The review of the Indus contains an account of the country to the eastward of it, and is expanded into a description of the places on its principal branches. The whole of this account is curious,
From the most eastern branch of the Delta of the Indus, more strictly from the southern extremity of the gulf of Gutch, the land trends in different directions, and forms the gulf of Cambay. “This scene may become interesting, if Buonaparte, unable or unwilling to risque the dangers of the sea, fhould attempt to penetrate to Surat by land. The route is not unknown or impracticable.-From the gulf, the coast takes a southern course to Surat and Bombay. The descripțions of these settlements are interesting.–The account of the origin of the Mahratta ftates we shall transcribe,
• Sevatjee was founder of the Maliratta kingdom we fo often
hear mentioned. The rame is derived from Mahrat, the province in which he first established his independency. This hero derived his lineage from the rajahs of Chietore, who pretend that their deicent is from Porus. He took advantage of the troubles which arose in his time in the kingdom of Vifapour, and again, during the wars between Aurengzebe and his brothers. He extended his conquests from Baglana, near Surat, to the Portuguese districts near Goa, a little beyond the foot of the Ghauts. His capital was Poonah, an open town, but he kept his archives at Poorundar, a place of vast strength, a fortress on the summit of a mountain ; he died in 1680. His successors extended their conquests, or rather their inroads, all over Hindoostan ; and even compelled the great Mogul to pay them a chont, or tribute, to save his subjects from future calamities.
• From time to time they extended their dominions to a vast magnitude, and divided them into two empires, that of Poonah, or the western, and Berar, or the eastern. The first is divided again among a number of chieftains, who pay just as much oben dience as they like to a paishwah, or head, whom Mr. Rennel juftly compares to the emperor of Germany, and the chieftains to the princes of that great body; they often quarrel with him, and often among themtelves, and never are united, but by the apprehension of a common danger. Their empires extend from Guzerat to near the banks of the Ganges, and southerly to the northern borders of the dominions of Tippoo Sultan. Their forces consist of two hundred thousand foot and horse, and the fame number in garrison. In their inroads they come in clouds, and spread desolation far and wide.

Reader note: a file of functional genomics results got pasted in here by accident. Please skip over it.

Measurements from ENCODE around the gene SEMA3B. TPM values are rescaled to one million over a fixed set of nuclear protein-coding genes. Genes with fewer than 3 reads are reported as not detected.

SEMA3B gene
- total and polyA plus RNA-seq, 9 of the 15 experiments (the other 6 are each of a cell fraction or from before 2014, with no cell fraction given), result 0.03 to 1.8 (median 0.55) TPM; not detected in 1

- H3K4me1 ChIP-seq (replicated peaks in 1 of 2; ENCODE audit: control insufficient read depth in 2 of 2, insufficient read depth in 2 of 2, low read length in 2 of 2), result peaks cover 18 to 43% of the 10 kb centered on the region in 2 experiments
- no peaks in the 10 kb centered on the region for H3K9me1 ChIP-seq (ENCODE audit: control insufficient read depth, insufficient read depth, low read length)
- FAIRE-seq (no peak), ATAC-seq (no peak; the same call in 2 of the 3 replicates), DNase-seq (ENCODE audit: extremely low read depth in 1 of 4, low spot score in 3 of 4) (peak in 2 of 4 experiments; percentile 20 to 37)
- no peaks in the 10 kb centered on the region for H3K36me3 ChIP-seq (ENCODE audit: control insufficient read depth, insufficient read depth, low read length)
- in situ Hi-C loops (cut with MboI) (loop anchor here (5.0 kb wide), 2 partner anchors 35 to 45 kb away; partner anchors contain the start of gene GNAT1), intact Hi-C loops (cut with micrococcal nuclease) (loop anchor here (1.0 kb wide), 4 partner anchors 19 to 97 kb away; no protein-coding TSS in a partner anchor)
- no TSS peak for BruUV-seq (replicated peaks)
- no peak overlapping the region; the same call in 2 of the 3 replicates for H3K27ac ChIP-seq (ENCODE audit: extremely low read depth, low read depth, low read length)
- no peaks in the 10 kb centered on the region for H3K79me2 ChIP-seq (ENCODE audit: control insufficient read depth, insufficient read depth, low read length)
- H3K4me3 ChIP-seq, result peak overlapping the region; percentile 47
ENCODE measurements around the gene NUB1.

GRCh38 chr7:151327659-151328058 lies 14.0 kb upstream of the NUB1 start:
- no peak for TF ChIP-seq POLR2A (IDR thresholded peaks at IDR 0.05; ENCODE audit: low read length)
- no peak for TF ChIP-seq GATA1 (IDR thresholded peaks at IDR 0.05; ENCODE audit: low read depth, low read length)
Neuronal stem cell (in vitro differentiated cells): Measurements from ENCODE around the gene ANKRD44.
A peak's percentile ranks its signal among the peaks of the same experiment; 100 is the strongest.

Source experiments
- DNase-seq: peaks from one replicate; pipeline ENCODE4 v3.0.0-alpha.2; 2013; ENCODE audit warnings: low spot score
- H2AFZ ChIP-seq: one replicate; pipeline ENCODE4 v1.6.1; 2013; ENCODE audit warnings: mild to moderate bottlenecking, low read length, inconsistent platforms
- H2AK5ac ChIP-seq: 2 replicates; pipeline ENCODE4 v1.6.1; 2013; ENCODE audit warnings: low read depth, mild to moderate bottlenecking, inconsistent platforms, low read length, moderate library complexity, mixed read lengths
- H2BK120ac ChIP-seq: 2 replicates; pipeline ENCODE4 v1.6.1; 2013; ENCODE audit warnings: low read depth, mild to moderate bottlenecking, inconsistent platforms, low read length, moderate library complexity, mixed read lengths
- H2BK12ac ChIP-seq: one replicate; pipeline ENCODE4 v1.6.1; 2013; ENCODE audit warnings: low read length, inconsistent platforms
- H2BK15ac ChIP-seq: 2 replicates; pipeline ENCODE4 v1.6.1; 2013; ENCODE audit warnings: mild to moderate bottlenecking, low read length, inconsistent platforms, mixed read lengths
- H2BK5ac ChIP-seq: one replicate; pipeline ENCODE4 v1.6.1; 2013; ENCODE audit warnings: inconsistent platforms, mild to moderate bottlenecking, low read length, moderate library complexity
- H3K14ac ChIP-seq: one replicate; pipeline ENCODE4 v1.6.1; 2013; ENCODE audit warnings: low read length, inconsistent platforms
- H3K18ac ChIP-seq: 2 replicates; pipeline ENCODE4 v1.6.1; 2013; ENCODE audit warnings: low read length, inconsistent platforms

" A new'empire is springing out of these people ; Madajee Sindia, a jaghiredar of the Mahratta states (of Poonah) or mere landholder, is now successfully conquering for himself. Since the year 1783 he has extended his frontiers from Malwa towards the Jumna, posseiled himself of the strong fortress of Guallior, and even gives a pension to the unhappy Mogul Shah Allum, who fled to him for protection, after having his eyes put out by a favage Ro. hilla chieftain, on whom Sindia revenged the cruelty by putting him to a most excruciating death. Such is the funk state of the representative of the mighty emperors of Hindooftan. Sindia refides at Ougein, in lat. 23° 14', a little north of the Nerbudda river. Vol. i. P. 84.
In these regions the Ghauts first become conspicuous. The name fignifies a defile in the mountains usually passable; but, by corruption, it has been applied to the nountains themfelves. From about 20° of north latitude, a mountainous chain is observed, which passes downward parallel to the coast, terminating at at, but at some distance from, Cape Comorin. The mountains do not project to form the cape : the land
in that part is low and flat. These mountains gradually approach the Malabar coast, till, about the Mysore country, they nearly reach the fea.
The smaller hills, at the foot of the Ghauts, furnish the teak, the oak of India, and supply the dock-yards of Bombay. The ships formed of this wood are very durable, and those built at Bombay are highly valued in the Indian seas. The various expeditions from Bombay are fucceffively mentioned ; and the caves of Salsette and Elephanta are described. These retreats of Indian superstition have been particularly noticed by various travellers, from Niebuhr to Irwin; and different representations of the gigantic idols of the caverns have been engraven. The mode of travelling, in these regions, is by oxen.
Some remarks on the objects of natural history found in this part of India, follow.